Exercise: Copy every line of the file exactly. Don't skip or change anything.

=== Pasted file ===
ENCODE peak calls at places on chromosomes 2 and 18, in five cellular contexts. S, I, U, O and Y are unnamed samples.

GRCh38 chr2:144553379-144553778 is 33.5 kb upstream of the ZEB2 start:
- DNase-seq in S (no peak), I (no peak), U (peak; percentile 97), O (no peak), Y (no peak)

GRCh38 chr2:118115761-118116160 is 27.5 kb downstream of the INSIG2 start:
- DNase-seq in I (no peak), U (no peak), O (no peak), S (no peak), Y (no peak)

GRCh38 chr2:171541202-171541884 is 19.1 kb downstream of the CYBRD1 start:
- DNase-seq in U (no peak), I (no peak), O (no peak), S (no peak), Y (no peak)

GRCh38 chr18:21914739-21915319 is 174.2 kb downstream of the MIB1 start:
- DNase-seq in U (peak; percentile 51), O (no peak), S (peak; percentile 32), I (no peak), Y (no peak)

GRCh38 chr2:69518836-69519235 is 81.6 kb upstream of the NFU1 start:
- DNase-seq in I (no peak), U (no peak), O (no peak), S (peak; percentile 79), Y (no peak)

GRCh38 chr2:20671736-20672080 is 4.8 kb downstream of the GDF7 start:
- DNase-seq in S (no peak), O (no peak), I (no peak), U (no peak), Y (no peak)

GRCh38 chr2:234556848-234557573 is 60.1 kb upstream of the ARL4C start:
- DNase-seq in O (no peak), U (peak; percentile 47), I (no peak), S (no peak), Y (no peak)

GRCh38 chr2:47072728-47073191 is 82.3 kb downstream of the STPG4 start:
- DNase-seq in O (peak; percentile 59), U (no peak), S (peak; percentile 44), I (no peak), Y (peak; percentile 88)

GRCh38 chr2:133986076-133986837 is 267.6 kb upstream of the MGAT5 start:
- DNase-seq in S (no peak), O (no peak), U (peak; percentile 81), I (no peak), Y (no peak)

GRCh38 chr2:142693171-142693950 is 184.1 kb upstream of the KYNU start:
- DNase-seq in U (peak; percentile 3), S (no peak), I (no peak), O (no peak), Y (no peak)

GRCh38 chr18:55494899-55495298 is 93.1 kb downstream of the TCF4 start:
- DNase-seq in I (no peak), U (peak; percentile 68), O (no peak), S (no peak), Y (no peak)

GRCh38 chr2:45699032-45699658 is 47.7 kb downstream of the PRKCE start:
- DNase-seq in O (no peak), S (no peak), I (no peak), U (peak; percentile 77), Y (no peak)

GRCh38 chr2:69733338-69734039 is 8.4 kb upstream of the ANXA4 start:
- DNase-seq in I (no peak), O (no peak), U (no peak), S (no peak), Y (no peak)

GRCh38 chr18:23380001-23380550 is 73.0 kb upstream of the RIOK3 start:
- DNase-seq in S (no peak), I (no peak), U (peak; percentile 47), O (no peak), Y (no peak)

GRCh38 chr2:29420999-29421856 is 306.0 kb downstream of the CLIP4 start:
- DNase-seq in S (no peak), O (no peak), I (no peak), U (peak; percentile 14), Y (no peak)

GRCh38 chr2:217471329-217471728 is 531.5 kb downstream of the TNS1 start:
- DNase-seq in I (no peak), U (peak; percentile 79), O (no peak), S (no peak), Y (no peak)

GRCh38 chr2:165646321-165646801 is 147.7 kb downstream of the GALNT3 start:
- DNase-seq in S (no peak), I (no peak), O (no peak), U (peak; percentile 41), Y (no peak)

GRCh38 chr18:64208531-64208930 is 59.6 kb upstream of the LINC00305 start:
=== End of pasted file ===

ENCODE peak calls at places on chromosomes 2 and 18, in five cellular contexts. S, I, U, O and Y are unnamed samples.

GRCh38 chr2:144553379-144553778 is 33.5 kb upstream of the ZEB2 start:
- DNase-seq in S (no peak), I (no peak), U (peak; percentile 97), O (no peak), Y (no peak)

GRCh38 chr2:118115761-118116160 is 27.5 kb downstream of the INSIG2 start:
- DNase-seq in I (no peak), U (no peak), O (no peak), S (no peak), Y (no peak)

GRCh38 chr2:171541202-171541884 is 19.1 kb downstream of the CYBRD1 start:
- DNase-seq in U (no peak), I (no peak), O (no peak), S (no peak), Y (no peak)

GRCh38 chr18:21914739-21915319 is 174.2 kb downstream of the MIB1 start:
- DNase-seq in U (peak; percentile 51), O (no peak), S (peak; percentile 32), I (no peak), Y (no peak)

GRCh38 chr2:69518836-69519235 is 81.6 kb upstream of the NFU1 start:
- DNase-seq in I (no peak), U (no peak), O (no peak), S (peak; percentile 79), Y (no peak)

GRCh38 chr2:20671736-20672080 is 4.8 kb downstream of the GDF7 start:
- DNase-seq in S (no peak), O (no peak), I (no peak), U (no peak), Y (no peak)

GRCh38 chr2:234556848-234557573 is 60.1 kb upstream of the ARL4C start:
- DNase-seq in O (no peak), U (peak; percentile 47), I (no peak), S (no peak), Y (no peak)

GRCh38 chr2:47072728-47073191 is 82.3 kb downstream of the STPG4 start:
- DNase-seq in O (peak; percentile 59), U (no peak), S (peak; percentile 44), I (no peak), Y (peak; percentile 88)

GRCh38 chr2:133986076-133986837 is 267.6 kb upstream of the MGAT5 start:
- DNase-seq in S (no peak), O (no peak), U (peak; percentile 81), I (no peak), Y (no peak)

GRCh38 chr2:142693171-142693950 is 184.1 kb upstream of the KYNU start:
- DNase-seq in U (peak; percentile 3), S (no peak), I (no peak), O (no peak), Y (no peak)

GRCh38 chr18:55494899-55495298 is 93.1 kb downstream of the TCF4 start:
- DNase-seq in I (no peak), U (peak; percentile 68), O (no peak), S (no peak), Y (no peak)

GRCh38 chr2:45699032-45699658 is 47.7 kb downstream of the PRKCE start:
- DNase-seq in O (no peak), S (no peak), I (no peak), U (peak; percentile 77), Y (no peak)

GRCh38 chr2:69733338-69734039 is 8.4 kb upstream of the ANXA4 start:
- DNase-seq in I (no peak), O (no peak), U (no peak), S (no peak), Y (no peak)

GRCh38 chr18:23380001-23380550 is 73.0 kb upstream of the RIOK3 start:
- DNase-seq in S (no peak), I (no peak), U (peak; percentile 47), O (no peak), Y (no peak)

GRCh38 chr2:29420999-29421856 is 306.0 kb downstream of the CLIP4 start:
- DNase-seq in S (no peak), O (no peak), I (no peak), U (peak; percentile 14), Y (no peak)

GRCh38 chr2:217471329-217471728 is 531.5 kb downstream of the TNS1 start:
- DNase-seq in I (no peak), U (peak; percentile 79), O (no peak), S (no peak), Y (no peak)

GRCh38 chr2:165646321-165646801 is 147.7 kb downstream of the GALNT3 start:
- DNase-seq in S (no peak), I (no peak), O (no peak), U (peak; percentile 41), Y (no peak)

GRCh38 chr18:64208531-64208930 is 59.6 kb upstream of the LINC00305 start: